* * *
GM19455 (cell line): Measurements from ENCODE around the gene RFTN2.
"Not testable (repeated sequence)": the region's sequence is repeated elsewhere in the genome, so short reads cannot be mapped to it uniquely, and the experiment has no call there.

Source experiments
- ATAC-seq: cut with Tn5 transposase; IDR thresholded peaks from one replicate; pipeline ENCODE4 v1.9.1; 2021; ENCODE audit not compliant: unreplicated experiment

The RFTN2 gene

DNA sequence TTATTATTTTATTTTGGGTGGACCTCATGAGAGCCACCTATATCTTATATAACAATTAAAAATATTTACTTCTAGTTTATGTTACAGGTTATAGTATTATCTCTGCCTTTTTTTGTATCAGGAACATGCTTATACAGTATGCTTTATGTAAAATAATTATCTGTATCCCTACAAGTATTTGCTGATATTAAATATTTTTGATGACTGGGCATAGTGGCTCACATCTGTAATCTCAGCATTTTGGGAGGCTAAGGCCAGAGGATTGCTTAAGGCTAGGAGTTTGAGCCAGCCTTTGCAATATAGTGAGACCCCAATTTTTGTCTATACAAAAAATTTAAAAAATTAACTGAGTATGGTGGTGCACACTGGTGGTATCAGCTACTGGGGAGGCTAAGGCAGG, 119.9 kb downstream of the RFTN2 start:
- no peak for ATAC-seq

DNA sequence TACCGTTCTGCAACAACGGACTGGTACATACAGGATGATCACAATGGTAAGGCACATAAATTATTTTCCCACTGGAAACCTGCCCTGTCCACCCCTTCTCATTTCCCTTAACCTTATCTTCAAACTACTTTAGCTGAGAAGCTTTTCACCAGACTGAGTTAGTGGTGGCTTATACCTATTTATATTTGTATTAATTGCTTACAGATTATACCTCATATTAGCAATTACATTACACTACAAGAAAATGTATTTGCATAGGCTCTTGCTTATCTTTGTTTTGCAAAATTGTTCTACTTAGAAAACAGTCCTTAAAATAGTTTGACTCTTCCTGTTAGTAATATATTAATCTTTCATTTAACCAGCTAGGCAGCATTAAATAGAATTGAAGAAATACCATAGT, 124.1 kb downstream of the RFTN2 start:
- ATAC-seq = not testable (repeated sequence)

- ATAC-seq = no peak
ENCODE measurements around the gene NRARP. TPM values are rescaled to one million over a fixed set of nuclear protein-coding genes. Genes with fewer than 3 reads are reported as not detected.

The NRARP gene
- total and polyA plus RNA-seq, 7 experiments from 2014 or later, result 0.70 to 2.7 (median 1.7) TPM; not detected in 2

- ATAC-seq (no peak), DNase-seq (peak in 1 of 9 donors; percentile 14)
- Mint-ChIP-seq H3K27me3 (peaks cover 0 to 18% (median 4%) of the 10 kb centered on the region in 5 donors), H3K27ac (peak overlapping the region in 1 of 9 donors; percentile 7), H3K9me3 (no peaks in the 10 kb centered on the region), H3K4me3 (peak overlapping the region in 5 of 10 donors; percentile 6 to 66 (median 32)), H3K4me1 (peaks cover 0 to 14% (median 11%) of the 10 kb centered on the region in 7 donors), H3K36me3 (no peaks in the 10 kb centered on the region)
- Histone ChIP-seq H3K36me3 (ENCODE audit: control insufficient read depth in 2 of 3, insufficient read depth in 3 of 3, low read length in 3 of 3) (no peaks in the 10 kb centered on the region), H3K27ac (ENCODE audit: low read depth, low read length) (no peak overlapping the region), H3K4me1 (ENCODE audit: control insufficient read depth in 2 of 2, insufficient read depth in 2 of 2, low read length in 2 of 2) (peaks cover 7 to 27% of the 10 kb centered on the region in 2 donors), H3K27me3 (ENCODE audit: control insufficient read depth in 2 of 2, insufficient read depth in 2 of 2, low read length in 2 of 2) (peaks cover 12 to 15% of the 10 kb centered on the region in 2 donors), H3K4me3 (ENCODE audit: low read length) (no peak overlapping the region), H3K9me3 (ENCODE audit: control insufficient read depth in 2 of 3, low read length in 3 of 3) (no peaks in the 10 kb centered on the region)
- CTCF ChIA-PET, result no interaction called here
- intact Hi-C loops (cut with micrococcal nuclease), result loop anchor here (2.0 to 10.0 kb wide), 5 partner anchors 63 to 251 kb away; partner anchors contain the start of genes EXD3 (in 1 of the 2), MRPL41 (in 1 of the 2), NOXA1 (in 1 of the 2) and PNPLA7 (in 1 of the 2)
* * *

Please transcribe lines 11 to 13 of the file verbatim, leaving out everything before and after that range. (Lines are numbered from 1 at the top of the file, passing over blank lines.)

ENCODE measurements around the gene NRARP. TPM values are rescaled to one million over a fixed set of nuclear protein-coding genes. Genes with fewer than 3 reads are reported as not detected.

The NRARP gene
- total and polyA plus RNA-seq, 7 experiments from 2014 or later, result 0.70 to 2.7 (median 1.7) TPM; not detected in 2